Any film maker willing to take the risk of not creating happy endings, has to be acknowledged for guts given the potential for the career ending impact of poor box office.

There is much creativity on display with the Kaufman’s psychological portrait. For example that Michael could buy his young son, who craves a gift from his father’s trip, an antique sex toy without there being overt malice or even a reason to call CPS demonstrates the almost psychotic range of his functioning. You have to trust me on this, but Michael is so out of it that there is a sweet innocence to this bizarre gift.

The creativity of the animation is ever-present. I noticed the sliver of reflection off of TV glass that was set near perpendicular relative to the audience. On a psychological level Michael exists in a particular kind of hell of not being able to sustain a coherent memory linked to the scraps of motivation that he does retain.

When Michael is finally able to pursuade Lisa into agreeing to runoff with him, he immediately undoes his success by being critical toward her.

And as someone who recognizes that the past, especial past traumas, has tremendous power to shape human behaviour and experience, Kaufman leaves no clues to base any theory of why Michael acts like he does.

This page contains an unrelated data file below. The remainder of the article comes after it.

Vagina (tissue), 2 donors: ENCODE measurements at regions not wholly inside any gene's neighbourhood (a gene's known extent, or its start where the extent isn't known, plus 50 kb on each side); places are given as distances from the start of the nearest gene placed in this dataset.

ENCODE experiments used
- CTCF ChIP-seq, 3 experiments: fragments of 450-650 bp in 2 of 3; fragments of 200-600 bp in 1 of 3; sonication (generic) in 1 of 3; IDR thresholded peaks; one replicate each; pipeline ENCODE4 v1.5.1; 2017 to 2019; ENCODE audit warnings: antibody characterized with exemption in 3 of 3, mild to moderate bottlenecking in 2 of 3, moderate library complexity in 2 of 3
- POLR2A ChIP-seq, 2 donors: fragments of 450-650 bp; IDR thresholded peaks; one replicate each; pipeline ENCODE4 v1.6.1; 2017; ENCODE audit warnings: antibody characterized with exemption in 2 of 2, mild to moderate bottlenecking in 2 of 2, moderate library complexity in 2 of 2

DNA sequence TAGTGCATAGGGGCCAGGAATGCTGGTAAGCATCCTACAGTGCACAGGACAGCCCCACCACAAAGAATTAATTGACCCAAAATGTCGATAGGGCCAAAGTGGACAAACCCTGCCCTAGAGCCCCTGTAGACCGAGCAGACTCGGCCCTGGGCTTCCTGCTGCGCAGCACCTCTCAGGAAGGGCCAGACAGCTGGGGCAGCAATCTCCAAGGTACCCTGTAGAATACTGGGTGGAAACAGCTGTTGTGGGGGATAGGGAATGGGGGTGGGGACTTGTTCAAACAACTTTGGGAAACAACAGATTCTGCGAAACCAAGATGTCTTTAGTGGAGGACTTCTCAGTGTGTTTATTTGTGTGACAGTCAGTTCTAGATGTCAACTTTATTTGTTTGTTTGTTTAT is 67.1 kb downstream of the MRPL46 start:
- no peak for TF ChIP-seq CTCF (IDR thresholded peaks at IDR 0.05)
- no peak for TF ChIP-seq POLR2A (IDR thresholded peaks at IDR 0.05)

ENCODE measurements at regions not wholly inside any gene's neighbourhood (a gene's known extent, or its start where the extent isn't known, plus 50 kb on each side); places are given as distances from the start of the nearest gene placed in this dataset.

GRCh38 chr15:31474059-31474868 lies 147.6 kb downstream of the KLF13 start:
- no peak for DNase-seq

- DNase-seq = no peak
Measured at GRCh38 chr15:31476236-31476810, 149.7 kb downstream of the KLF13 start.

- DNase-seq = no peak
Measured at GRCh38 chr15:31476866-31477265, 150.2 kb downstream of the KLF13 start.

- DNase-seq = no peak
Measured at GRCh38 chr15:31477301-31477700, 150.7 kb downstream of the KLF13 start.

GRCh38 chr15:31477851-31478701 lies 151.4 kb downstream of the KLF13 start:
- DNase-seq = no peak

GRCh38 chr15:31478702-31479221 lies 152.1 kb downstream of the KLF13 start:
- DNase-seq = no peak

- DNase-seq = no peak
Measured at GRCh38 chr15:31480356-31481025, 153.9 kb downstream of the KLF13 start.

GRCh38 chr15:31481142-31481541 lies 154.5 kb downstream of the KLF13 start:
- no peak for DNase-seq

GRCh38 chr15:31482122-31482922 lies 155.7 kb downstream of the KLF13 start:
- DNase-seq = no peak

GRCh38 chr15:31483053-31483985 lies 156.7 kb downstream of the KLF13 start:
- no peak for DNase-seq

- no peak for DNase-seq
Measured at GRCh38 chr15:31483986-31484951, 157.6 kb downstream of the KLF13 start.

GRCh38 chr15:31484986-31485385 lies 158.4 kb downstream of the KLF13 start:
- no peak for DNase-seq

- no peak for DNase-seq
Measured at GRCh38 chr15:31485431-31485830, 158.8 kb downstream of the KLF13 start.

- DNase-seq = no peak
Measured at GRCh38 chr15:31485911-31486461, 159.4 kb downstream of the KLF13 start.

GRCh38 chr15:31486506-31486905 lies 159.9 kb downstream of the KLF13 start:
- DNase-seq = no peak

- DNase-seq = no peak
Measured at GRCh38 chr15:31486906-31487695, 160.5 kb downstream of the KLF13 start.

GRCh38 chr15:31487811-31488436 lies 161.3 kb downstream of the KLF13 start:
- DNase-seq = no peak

In this way the audience can only be in the present with Michael without the advantage of being the omniscient observer, a common story telling device. Just as Michael cannot make sense of his predicament, so the audience likewise struggles. Ultimately Kaufman alludes to the existential, philosophical, and spiritual questions of human existence. Who are we if we are not our personality? What is one to do if has no explanation or narrative of who one is or what one is?

The least interesting parts of Michael’s character are the ones most recognized and prized by society. That is of being an influential writer and conference presenter.

Just as there are no easy clues for speculation the psychological origins of Michael’s problems with emotional connection, making the case for his plight being a spiritual emergence is equally difficult. Ahh existence.

When I left Anomalisa I had a very interesting hour long talk with a therapist friend. A talk in many ways more interesting than the movie itself. For that I will give Charlie Kaufman some credit. If an artist’s job is to make it their duty sometimes take the audience out of its comfort zone, Kaufman has succeeded.

My last observation is to say I would pay big money to be a fly on the wall of any therapy session Charlie Kaufman has with his therapist. What if Charlie Kaufman’s therapist was a giant fly a la Kafka? And then Charlie Kaufman made a movie about it? But don’t get me going, I think I’ll quit while I am ahead.

For more information about my psychotherapy practice go to:

http://www.johnbogardus.com